TEPCO announced yesterday that they'd be using a super-duper device for pinpoint water spraying on overheated reactors and spent fuel rods. This is an instance in which a picture is worth a thousand words. Look at the picture to the right. It certainly looks like a good idea, but it also leads to a couple of serious questions. The first is: Why wasn't this used earlier? Instead of something intelligent that stands a real chance of working, they put time, energy, money, and effort into the ridiculous attempt to drop water from helicopters. That brings up the second question: Was there any emergency plan in place?
Again, as this goes live, truly good news has arrived. Power has been turned on to the control room of reactor 3. That doesn't mean they're out of the woods. Next, they must determine whether the equipment to run the cooling is operational. Then, there's the question of the status of the containment and the vat holding the spent fuel rods.
Early Radiation Deaths of Plant Workers Is Likely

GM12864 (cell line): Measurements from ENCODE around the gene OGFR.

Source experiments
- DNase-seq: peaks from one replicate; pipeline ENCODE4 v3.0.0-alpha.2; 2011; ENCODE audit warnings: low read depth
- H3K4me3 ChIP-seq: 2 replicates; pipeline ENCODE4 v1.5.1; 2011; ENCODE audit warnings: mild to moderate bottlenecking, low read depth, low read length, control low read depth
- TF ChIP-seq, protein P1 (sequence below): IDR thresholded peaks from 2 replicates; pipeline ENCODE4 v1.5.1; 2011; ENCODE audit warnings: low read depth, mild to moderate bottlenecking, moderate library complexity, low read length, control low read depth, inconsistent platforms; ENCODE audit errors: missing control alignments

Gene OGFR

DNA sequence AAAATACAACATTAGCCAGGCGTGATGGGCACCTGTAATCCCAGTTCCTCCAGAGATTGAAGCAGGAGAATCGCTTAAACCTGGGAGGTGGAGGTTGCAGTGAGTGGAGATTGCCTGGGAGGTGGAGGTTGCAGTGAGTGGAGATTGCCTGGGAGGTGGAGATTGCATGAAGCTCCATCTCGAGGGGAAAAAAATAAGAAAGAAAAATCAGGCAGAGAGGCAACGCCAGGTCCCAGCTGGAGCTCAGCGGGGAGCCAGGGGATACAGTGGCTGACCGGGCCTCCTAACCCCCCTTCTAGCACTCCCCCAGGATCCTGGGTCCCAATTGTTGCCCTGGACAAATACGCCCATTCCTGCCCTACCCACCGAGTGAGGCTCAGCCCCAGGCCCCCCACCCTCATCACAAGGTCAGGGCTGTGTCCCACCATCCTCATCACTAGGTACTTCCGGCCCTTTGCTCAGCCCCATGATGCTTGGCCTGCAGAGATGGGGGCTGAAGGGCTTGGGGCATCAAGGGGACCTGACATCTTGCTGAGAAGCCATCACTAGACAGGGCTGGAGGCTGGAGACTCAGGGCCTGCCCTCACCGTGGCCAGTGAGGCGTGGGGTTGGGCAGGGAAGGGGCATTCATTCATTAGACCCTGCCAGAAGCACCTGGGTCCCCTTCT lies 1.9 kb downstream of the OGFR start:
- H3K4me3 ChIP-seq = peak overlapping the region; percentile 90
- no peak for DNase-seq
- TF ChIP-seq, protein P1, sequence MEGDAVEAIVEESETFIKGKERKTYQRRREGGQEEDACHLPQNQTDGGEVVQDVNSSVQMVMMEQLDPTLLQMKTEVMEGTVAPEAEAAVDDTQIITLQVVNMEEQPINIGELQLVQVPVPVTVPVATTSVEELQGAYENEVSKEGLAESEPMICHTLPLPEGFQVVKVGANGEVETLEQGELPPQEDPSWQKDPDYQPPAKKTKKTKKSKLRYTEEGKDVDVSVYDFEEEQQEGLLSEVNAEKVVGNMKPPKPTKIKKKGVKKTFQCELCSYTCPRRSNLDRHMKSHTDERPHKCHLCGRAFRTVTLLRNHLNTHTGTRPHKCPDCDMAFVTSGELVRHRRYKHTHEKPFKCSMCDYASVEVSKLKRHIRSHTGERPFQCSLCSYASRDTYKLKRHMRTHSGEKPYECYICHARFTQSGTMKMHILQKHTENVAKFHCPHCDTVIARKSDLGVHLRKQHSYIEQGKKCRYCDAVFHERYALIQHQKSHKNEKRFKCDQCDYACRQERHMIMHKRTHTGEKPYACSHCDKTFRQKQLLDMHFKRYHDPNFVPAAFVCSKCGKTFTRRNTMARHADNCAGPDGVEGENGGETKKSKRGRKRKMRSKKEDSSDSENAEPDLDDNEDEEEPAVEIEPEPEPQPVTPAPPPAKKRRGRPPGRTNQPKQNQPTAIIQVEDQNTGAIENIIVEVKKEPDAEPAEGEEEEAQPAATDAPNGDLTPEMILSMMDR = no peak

German radiation biologist, Edmund Lengfelder has extensive experience in the effects of nuclear plant radiation. He has said that at least half the TEPCO workers will likely die from acute radiation poisoning. The rest of them will live longer, but they will gradually fail and their cancer risk will be high.
Lengfelder also warns of the effects of radioactive contamination in the water, which will be particularly bad for the Japanese people, since they subsist on a high-fish diet.
Even if they do manage to get the equipment working and plug all radiation leaks, there's still the question of how much radiation has been released, where it has traveled, what it has contaminated, and when—even whether—the residents of Fukushima can return to the their homes—that is, those of them who still have homes.
Whatever the outcome, the obvious issue is that this entire event is nothing short or criminal. For almighty profits, TEPCO placed a nuclear power plant in an extremely earthquake and tsunami prone region. Both TEPCO and Japan were warned, over and over, by those who are in the best position to know, seismologists, that they were taking an extremely bad risk. As if that weren't bad enough, they skipped doing safety checks. This malfeasance is not covered by the term negligent homicide. Only negligent genocide will do.